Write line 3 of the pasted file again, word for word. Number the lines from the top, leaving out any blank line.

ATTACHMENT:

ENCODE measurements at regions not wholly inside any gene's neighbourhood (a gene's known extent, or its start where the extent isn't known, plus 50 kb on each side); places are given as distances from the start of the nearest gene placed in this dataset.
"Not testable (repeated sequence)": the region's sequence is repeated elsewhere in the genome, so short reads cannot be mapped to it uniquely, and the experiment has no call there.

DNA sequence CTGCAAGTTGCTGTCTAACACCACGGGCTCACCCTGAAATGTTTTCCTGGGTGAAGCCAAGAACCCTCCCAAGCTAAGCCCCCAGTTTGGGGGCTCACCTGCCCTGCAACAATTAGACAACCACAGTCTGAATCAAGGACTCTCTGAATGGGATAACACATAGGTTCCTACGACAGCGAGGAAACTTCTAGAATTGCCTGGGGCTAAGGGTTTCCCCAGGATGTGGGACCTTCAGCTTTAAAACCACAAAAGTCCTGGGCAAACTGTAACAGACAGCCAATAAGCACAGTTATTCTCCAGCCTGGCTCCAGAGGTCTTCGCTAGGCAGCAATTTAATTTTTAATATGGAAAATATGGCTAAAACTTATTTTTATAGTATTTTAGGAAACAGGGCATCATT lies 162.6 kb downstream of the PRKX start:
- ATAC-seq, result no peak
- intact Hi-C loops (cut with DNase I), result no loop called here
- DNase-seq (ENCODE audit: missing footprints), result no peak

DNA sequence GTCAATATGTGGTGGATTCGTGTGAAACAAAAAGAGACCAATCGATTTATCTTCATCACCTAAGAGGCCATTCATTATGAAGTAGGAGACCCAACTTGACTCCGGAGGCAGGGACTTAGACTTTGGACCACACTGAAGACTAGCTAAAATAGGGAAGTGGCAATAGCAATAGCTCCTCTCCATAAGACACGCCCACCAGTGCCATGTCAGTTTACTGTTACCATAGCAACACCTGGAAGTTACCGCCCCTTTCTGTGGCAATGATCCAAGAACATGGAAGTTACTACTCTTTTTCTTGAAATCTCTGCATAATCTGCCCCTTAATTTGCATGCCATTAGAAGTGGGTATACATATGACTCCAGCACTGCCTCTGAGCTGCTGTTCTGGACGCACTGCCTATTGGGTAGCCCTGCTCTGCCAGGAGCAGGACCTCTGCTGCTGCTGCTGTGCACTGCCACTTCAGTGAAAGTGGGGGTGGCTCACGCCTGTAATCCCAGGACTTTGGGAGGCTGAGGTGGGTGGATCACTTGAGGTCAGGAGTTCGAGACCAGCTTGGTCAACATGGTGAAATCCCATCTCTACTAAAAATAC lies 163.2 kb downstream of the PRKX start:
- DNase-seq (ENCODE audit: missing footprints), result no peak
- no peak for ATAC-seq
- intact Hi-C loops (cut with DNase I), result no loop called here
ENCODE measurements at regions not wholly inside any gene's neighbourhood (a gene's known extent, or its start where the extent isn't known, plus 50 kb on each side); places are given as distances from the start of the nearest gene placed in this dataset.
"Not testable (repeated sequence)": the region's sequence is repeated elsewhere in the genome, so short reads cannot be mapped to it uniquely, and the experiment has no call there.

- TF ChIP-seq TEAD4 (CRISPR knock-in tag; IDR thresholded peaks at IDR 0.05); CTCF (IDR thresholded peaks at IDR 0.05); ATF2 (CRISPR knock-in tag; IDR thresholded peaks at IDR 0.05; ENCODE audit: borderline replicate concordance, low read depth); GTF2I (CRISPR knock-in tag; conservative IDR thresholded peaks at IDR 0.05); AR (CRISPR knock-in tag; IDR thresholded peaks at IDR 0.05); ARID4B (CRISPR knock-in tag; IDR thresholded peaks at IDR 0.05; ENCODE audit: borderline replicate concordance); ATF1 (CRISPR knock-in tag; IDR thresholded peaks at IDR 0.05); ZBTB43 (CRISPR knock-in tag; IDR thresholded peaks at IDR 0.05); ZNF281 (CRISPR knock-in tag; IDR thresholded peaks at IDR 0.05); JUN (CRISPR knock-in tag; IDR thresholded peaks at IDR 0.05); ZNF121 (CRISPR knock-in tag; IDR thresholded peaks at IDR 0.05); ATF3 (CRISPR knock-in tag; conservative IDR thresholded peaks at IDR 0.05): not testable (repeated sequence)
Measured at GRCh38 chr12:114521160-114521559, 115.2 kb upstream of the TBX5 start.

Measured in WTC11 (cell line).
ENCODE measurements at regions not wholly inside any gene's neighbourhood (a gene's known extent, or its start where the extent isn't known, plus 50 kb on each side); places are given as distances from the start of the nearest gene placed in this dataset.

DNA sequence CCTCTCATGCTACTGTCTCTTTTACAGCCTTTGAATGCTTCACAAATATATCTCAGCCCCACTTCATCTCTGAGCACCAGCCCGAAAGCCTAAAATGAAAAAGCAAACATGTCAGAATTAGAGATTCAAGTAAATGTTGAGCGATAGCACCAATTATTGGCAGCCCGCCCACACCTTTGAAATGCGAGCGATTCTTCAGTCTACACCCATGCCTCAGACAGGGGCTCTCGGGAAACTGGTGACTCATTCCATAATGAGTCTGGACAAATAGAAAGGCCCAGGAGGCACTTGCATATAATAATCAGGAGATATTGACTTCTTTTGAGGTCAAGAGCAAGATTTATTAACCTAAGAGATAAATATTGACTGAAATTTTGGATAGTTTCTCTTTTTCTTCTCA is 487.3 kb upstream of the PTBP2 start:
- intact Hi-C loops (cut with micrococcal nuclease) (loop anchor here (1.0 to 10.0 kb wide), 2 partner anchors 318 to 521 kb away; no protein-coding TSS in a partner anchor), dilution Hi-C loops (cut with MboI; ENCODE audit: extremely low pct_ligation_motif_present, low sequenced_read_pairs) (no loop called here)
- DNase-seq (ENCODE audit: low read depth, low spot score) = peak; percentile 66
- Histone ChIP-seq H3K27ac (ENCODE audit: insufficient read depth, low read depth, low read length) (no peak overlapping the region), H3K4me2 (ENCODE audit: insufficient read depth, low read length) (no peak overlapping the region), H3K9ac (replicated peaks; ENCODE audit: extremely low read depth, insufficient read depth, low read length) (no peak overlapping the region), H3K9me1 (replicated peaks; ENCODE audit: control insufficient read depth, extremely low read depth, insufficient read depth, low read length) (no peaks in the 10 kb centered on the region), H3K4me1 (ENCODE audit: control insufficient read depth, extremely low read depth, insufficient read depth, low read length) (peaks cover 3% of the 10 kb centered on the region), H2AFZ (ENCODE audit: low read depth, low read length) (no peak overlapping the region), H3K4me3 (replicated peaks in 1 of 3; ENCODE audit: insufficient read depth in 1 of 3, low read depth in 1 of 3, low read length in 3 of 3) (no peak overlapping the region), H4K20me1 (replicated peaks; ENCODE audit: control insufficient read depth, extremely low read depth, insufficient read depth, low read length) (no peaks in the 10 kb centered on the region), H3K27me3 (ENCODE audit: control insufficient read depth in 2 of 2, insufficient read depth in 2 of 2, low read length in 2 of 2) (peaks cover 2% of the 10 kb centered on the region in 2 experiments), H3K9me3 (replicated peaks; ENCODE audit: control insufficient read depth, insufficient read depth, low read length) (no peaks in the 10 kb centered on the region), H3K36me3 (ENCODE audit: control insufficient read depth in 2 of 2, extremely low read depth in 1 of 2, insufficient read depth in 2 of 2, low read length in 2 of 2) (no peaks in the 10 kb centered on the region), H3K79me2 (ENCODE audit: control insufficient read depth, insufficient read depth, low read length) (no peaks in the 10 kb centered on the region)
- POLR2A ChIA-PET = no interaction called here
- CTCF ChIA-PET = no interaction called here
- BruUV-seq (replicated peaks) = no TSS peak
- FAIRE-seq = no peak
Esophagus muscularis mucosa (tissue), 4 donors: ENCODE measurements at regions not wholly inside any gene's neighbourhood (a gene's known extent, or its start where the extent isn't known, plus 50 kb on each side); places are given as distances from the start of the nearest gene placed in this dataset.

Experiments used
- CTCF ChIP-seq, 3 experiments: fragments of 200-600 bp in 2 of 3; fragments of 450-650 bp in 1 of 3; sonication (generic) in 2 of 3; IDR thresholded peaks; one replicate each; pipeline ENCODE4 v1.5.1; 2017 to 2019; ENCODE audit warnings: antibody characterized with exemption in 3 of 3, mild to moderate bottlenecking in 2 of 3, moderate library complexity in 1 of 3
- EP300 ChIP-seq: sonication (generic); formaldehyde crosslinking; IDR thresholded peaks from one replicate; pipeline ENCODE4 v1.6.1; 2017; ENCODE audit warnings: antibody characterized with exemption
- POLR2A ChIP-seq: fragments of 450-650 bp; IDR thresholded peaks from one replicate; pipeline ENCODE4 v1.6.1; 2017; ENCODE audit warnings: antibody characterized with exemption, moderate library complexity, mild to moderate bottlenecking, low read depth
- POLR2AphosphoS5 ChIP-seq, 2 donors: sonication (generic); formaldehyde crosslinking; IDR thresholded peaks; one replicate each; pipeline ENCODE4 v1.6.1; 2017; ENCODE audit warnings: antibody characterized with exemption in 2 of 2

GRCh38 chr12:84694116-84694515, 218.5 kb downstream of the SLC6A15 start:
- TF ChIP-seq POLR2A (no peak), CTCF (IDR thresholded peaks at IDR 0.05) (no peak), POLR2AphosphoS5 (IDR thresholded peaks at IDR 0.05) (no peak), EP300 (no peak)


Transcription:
DNA sequence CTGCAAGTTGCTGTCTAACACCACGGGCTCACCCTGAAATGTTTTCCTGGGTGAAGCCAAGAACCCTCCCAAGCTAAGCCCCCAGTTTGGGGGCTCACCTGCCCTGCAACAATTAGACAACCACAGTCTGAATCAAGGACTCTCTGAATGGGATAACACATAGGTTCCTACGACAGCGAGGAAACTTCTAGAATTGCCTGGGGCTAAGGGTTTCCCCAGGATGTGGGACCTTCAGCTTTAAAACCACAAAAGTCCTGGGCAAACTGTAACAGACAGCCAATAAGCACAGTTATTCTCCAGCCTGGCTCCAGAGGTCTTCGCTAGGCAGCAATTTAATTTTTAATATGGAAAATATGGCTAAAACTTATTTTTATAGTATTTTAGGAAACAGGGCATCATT lies 162.6 kb downstream of the PRKX start: